DAILY CATHOLIC WEDNESDAY May 6, 1998 vol. 9, no. 88
NEWS & VIEWS
LAST INTERVIEW WITH SLAIN SWISS GUARD LEADER
Alois Estermann, 43, was appointed by Pope John Paul II as commandant of the Swiss Guard on May 4, just hours before he was killed-- apparently by an unhappy subordinate.
Prior to his appointment, Colonel Estermann had served for several months as the acting director of the Swiss Guard, which is responsible for the security of the Pope and the Vatican.
Just prior to his formal appointment as commandant, Colonel Estermann was interviewed by the Rome news agency I Media. This interview, originally conducted in French, appears here in translation exclusively through Catholic World News.
Q: What are your thoughts, just a few hours before your appointment?
A: I am very well acquainted with the work itself, having been exercising the various responsibilities of the position already. So there will be great surprises for me. On the other hand, I am deeply honored by this appointment-- which is a formal pontifical appointment.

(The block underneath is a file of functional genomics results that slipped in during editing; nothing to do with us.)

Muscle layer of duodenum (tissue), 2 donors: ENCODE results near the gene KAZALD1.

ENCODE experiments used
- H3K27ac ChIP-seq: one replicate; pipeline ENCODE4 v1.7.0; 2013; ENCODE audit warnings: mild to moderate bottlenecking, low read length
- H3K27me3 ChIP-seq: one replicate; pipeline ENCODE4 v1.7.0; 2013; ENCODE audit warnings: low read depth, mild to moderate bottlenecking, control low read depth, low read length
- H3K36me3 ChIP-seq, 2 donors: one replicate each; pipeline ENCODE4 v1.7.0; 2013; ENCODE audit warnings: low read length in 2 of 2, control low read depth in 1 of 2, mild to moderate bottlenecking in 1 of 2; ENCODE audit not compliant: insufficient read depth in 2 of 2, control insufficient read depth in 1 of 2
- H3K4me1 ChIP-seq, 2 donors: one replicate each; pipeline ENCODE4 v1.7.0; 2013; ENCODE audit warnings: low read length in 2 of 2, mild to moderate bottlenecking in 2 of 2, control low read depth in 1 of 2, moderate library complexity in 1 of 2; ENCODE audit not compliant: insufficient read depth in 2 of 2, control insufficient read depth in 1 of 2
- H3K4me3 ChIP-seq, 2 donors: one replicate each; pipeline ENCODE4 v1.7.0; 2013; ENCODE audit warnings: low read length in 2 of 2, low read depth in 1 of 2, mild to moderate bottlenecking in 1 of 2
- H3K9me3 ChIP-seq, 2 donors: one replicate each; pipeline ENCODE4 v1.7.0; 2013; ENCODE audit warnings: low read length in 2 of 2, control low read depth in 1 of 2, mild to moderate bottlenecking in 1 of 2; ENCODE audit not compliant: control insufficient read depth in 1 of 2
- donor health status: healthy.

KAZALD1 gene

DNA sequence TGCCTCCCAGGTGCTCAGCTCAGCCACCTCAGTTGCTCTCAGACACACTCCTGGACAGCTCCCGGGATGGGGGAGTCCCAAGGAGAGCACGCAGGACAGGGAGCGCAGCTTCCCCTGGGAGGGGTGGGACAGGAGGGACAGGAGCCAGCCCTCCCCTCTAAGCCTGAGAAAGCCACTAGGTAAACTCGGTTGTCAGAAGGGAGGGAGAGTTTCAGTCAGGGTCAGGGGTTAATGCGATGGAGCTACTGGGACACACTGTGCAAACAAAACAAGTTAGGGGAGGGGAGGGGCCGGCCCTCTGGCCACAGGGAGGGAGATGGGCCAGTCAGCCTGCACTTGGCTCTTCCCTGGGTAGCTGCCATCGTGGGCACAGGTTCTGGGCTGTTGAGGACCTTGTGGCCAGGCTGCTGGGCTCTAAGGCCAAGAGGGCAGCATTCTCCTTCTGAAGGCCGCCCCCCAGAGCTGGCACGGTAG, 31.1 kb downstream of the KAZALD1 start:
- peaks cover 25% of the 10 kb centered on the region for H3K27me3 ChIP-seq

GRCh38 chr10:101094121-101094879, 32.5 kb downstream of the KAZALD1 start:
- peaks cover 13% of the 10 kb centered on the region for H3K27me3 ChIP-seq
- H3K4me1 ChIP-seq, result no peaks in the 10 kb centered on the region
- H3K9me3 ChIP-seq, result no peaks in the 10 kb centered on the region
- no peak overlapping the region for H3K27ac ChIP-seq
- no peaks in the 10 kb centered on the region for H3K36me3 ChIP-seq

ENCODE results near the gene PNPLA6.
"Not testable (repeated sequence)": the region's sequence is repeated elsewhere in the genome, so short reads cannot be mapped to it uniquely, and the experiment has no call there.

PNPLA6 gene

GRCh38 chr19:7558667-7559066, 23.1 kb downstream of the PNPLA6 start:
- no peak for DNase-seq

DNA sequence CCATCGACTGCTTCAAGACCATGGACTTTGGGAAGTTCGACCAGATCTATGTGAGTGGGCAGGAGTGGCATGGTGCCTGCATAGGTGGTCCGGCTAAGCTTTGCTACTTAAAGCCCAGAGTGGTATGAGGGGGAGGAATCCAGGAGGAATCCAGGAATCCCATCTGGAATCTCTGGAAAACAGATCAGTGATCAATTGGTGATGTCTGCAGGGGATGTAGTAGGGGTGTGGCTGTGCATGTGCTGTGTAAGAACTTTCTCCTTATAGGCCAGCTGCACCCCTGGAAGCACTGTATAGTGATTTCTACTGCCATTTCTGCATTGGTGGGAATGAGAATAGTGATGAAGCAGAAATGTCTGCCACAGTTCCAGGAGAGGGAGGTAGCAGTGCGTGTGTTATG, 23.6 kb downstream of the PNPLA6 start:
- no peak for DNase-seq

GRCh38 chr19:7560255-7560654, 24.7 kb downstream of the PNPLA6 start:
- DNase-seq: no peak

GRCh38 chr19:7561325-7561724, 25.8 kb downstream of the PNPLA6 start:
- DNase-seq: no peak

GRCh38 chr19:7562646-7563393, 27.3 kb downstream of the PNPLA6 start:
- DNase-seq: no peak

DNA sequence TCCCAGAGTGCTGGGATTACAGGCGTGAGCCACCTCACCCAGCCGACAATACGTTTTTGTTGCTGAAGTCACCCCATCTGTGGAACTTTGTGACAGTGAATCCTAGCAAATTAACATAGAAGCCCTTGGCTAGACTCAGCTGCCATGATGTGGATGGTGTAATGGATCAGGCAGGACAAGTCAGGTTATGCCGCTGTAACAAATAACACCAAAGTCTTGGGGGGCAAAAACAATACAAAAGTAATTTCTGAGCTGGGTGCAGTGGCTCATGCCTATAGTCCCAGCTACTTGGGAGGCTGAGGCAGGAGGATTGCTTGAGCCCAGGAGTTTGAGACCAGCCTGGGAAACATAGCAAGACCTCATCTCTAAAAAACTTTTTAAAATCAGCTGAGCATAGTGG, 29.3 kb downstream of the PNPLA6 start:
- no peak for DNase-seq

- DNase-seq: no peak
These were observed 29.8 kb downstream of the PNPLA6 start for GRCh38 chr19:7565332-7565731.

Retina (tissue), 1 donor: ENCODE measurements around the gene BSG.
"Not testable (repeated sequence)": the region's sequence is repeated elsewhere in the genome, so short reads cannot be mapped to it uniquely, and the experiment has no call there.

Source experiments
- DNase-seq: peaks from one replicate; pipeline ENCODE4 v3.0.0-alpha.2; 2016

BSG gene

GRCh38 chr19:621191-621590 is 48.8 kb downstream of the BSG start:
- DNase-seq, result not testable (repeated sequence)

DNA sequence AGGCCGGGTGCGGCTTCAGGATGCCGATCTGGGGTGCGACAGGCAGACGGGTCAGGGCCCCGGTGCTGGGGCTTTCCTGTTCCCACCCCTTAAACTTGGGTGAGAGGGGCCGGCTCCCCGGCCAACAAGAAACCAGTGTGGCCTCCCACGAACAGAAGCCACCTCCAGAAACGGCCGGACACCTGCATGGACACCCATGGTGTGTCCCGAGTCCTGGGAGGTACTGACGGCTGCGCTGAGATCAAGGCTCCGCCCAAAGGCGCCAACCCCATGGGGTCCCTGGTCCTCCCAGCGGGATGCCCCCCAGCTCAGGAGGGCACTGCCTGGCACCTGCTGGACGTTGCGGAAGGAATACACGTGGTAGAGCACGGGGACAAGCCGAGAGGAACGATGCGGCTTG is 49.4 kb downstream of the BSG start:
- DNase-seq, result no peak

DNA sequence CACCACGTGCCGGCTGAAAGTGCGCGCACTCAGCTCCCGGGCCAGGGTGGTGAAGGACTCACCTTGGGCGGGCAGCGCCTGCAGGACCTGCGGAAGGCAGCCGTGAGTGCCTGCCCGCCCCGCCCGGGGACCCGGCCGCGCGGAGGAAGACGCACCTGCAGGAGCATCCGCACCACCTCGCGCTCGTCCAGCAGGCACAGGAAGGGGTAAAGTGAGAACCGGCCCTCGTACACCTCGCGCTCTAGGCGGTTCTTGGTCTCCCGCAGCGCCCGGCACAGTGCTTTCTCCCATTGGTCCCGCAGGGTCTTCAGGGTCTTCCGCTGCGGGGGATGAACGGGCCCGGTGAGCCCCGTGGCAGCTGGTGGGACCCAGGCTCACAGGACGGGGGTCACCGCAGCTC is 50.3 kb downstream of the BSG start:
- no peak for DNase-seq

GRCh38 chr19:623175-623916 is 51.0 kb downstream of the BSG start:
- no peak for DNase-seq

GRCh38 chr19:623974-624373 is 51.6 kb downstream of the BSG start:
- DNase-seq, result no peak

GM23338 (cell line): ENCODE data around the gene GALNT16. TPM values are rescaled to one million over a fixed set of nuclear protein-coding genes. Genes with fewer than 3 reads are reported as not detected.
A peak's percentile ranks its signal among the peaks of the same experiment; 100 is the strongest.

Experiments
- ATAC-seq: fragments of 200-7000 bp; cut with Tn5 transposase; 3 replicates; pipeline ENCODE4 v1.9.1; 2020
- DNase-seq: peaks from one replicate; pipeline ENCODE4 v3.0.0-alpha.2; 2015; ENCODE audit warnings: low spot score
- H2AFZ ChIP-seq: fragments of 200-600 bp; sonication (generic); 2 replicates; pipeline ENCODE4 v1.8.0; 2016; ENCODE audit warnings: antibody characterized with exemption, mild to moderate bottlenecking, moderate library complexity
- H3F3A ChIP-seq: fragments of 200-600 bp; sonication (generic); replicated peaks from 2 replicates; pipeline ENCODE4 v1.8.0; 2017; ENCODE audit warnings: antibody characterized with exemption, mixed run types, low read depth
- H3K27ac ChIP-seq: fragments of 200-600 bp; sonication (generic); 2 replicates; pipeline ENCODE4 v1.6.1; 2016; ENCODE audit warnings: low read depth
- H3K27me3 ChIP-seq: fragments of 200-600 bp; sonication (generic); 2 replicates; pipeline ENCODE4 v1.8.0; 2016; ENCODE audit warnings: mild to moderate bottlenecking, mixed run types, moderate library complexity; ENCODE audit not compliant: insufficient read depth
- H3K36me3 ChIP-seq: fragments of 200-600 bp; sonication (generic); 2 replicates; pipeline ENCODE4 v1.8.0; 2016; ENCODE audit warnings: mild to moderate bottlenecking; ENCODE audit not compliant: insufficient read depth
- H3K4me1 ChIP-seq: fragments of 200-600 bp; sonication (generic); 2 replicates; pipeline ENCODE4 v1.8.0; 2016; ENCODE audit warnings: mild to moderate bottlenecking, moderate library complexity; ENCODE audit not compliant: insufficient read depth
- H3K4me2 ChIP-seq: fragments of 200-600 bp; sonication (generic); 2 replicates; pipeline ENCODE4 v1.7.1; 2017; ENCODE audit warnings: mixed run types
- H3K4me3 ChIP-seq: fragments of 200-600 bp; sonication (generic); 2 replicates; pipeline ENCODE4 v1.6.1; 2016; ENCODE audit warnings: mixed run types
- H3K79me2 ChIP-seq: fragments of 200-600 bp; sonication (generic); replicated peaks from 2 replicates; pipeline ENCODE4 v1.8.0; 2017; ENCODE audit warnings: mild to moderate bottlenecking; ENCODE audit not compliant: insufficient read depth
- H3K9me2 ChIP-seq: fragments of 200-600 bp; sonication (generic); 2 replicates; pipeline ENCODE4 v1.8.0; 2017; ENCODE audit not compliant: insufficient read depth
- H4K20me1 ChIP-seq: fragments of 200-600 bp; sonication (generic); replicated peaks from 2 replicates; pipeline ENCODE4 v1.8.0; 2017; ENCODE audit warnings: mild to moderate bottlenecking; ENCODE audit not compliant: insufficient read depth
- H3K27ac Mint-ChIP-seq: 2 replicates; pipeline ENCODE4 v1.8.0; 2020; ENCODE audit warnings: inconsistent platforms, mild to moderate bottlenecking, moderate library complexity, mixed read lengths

Q: What will be your main plans for action?
A: Any leader must set objectives for his men to reach, and then help them to achieve those goals. The standing orders set out our duties, and we shall do everything possible to fulfill them-- in other words, to serve well.
Q: Are there certain particular points on which you will insist?
A: I wish to follow in the footsteps of my predecessor, Colonel Ronand Buchs. I will insist on professionalism in the Swiss Guard. That will mean instilling among our men a strong motivation, and a desire to be professional soldiers-- with that phrase in capital letters! That in turn means carrying out one's responsibilities in every possible situation, and it means understanding the importance of working for the Holy See and the Holy Father.
Q: How would you explain the current problems that you are having in recruiting new members for the Swiss Guard?